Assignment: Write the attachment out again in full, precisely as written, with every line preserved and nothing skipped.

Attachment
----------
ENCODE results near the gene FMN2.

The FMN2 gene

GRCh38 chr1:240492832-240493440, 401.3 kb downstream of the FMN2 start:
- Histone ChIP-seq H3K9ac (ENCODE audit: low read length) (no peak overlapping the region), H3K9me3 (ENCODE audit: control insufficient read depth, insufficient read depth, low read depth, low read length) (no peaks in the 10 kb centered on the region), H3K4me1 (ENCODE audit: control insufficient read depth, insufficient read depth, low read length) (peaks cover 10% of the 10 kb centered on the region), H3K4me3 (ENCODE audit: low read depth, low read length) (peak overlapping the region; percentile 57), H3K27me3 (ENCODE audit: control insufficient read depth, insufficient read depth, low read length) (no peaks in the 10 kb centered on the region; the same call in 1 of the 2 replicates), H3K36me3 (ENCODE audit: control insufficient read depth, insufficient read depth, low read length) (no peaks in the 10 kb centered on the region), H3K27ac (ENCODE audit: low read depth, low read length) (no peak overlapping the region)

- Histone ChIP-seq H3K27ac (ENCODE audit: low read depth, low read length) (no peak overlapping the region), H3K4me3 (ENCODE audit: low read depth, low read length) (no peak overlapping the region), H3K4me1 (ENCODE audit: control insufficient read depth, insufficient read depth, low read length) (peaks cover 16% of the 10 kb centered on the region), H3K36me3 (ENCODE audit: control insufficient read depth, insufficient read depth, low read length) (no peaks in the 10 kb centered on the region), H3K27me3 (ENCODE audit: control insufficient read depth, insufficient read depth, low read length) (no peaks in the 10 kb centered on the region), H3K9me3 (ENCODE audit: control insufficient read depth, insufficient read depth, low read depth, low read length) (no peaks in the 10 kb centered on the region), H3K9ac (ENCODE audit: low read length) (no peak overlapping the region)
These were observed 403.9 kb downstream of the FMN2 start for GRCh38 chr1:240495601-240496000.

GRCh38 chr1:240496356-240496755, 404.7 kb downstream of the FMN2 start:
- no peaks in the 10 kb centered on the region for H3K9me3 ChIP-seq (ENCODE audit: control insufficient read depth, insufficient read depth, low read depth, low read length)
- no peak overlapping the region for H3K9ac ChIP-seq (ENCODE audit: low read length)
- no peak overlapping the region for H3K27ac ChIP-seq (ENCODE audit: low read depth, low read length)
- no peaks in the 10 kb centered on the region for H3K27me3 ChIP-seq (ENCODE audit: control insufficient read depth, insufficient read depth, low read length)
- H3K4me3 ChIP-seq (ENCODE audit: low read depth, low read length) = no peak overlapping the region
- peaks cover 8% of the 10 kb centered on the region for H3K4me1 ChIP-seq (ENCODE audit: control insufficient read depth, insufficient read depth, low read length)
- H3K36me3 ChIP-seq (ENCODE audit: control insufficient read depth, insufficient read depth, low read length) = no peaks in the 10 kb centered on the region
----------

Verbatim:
ENCODE results near the gene FMN2.

The FMN2 gene

GRCh38 chr1:240492832-240493440, 401.3 kb downstream of the FMN2 start:
- Histone ChIP-seq H3K9ac (ENCODE audit: low read length) (no peak overlapping the region), H3K9me3 (ENCODE audit: control insufficient read depth, insufficient read depth, low read depth, low read length) (no peaks in the 10 kb centered on the region), H3K4me1 (ENCODE audit: control insufficient read depth, insufficient read depth, low read length) (peaks cover 10% of the 10 kb centered on the region), H3K4me3 (ENCODE audit: low read depth, low read length) (peak overlapping the region; percentile 57), H3K27me3 (ENCODE audit: control insufficient read depth, insufficient read depth, low read length) (no peaks in the 10 kb centered on the region; the same call in 1 of the 2 replicates), H3K36me3 (ENCODE audit: control insufficient read depth, insufficient read depth, low read length) (no peaks in the 10 kb centered on the region), H3K27ac (ENCODE audit: low read depth, low read length) (no peak overlapping the region)

- Histone ChIP-seq H3K27ac (ENCODE audit: low read depth, low read length) (no peak overlapping the region), H3K4me3 (ENCODE audit: low read depth, low read length) (no peak overlapping the region), H3K4me1 (ENCODE audit: control insufficient read depth, insufficient read depth, low read length) (peaks cover 16% of the 10 kb centered on the region), H3K36me3 (ENCODE audit: control insufficient read depth, insufficient read depth, low read length) (no peaks in the 10 kb centered on the region), H3K27me3 (ENCODE audit: control insufficient read depth, insufficient read depth, low read length) (no peaks in the 10 kb centered on the region), H3K9me3 (ENCODE audit: control insufficient read depth, insufficient read depth, low read depth, low read length) (no peaks in the 10 kb centered on the region), H3K9ac (ENCODE audit: low read length) (no peak overlapping the region)
These were observed 403.9 kb downstream of the FMN2 start for GRCh38 chr1:240495601-240496000.

GRCh38 chr1:240496356-240496755, 404.7 kb downstream of the FMN2 start:
- no peaks in the 10 kb centered on the region for H3K9me3 ChIP-seq (ENCODE audit: control insufficient read depth, insufficient read depth, low read depth, low read length)
- no peak overlapping the region for H3K9ac ChIP-seq (ENCODE audit: low read length)
- no peak overlapping the region for H3K27ac ChIP-seq (ENCODE audit: low read depth, low read length)
- no peaks in the 10 kb centered on the region for H3K27me3 ChIP-seq (ENCODE audit: control insufficient read depth, insufficient read depth, low read length)
- H3K4me3 ChIP-seq (ENCODE audit: low read depth, low read length) = no peak overlapping the region
- peaks cover 8% of the 10 kb centered on the region for H3K4me1 ChIP-seq (ENCODE audit: control insufficient read depth, insufficient read depth, low read length)
- H3K36me3 ChIP-seq (ENCODE audit: control insufficient read depth, insufficient read depth, low read length) = no peaks in the 10 kb centered on the region